Cleaning blitz to rid city streets of gum

UNSIGHTLY chewing gum which is littering Sheffield’s streets is to be blitzed over the next few months as part of a city council campaign.

The national chewing gum removal specialists, GumFighters, has been hired by Sheffield Council city centre management team to clean-up the main retail areas.

The team will use hi-tech equipment to remove stubborn chewing gum from the pavements by a system of high-temperature, low-pressure steam mixed with an environmentally friendly cleaning agent.

Council leader Peter Moore said: “Unimaginable quantities of chewing gum are consumed every year in Sheffield and a large part of this gum is carelessly thrown away on the street and pavements in the city.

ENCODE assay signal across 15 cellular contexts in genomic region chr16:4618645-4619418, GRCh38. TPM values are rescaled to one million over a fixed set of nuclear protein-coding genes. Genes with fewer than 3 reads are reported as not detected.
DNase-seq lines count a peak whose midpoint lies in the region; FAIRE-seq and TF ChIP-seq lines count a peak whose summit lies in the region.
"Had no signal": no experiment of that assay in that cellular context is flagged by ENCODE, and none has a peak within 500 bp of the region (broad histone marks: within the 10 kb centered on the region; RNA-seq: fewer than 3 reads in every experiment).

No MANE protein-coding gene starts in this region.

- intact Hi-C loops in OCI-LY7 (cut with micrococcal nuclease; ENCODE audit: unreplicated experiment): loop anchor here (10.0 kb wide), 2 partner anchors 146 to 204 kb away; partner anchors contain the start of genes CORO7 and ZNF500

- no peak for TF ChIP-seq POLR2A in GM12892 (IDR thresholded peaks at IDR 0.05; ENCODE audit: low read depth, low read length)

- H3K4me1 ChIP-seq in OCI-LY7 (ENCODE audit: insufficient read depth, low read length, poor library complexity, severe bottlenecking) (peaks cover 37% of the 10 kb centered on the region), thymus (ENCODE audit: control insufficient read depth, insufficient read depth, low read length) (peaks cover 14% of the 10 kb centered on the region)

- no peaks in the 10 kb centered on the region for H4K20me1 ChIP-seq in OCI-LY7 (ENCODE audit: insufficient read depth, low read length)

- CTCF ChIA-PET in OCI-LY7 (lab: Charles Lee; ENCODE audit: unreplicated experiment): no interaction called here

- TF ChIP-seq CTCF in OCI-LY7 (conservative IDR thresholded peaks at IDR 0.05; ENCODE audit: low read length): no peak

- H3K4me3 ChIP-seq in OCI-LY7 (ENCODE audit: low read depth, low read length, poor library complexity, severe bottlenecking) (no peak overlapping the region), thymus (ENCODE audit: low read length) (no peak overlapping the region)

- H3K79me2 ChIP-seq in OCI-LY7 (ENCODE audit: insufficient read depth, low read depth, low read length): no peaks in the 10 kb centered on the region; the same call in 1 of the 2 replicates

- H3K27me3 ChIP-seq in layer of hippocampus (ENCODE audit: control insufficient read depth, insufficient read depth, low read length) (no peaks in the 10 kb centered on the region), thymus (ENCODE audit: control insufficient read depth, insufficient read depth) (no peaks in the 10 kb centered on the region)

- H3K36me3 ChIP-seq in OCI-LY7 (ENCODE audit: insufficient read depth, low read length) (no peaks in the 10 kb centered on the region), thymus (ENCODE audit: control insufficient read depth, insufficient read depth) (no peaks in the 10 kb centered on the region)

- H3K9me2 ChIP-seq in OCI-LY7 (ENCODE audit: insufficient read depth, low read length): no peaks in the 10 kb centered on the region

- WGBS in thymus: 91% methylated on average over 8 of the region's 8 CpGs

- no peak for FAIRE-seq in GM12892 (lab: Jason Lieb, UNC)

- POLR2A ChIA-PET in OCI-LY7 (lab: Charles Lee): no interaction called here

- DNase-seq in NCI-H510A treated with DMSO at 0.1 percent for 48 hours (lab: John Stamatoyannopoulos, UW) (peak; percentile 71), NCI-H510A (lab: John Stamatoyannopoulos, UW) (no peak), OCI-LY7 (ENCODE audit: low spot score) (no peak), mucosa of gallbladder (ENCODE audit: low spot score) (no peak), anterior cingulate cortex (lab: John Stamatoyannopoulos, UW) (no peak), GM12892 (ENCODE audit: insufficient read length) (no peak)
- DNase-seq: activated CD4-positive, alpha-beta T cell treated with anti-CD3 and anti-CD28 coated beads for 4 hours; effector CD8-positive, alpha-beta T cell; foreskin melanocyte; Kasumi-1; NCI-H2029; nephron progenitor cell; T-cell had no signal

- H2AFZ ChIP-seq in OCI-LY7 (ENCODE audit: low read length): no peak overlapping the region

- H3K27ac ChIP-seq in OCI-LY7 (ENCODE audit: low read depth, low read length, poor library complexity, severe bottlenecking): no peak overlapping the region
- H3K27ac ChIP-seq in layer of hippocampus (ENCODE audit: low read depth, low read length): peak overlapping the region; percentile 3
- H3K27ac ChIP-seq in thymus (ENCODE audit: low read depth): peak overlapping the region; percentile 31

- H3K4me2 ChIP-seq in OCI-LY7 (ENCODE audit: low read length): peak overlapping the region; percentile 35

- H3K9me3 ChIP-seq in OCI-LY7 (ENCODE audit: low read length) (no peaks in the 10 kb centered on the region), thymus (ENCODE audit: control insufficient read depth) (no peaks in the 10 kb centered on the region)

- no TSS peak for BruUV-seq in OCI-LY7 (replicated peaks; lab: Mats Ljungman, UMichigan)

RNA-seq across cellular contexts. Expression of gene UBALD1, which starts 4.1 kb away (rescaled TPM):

“Traditional remedies of freezing and scraping or pressure washing can damage surfaces and grouting which in turn can cause flooding. But this new technique used by GumFighters is an environmentally friendly way

to remove gum which can look unsightly on our streets.”

The team will be cleaning from the Moor through to High Street over the next couple of months to help raise awareness of the problem.

GumFighters director Mark Williams-Thomas said: “We are pleased to be working to create a cleaner and healthier environment for everybody

in Sheffield. However, it is very important that people realise the damage caused by discarded gum and dispose of it correctly.”

He added the best way to dispose of chewing gum was to return the used piece back to its wrapper, secure it within scrap paper or, if you insist, swallow it.

“Don’t worry, it won’t collect in your intestines. It will just pass through your system in one piece, because gum base can’t be digested.,” added Mr Williams-Thomas.

It is estimated that each square metre of city centre paving has five pieces of gum deposited on it.

During the clean up an estimated 27,000 square metres of paving will be cleaned.

Every day almost 13 million pieces of gum are chewed in Britain. However, gum does not degrade quickly – it can stay on the street for around 20 years.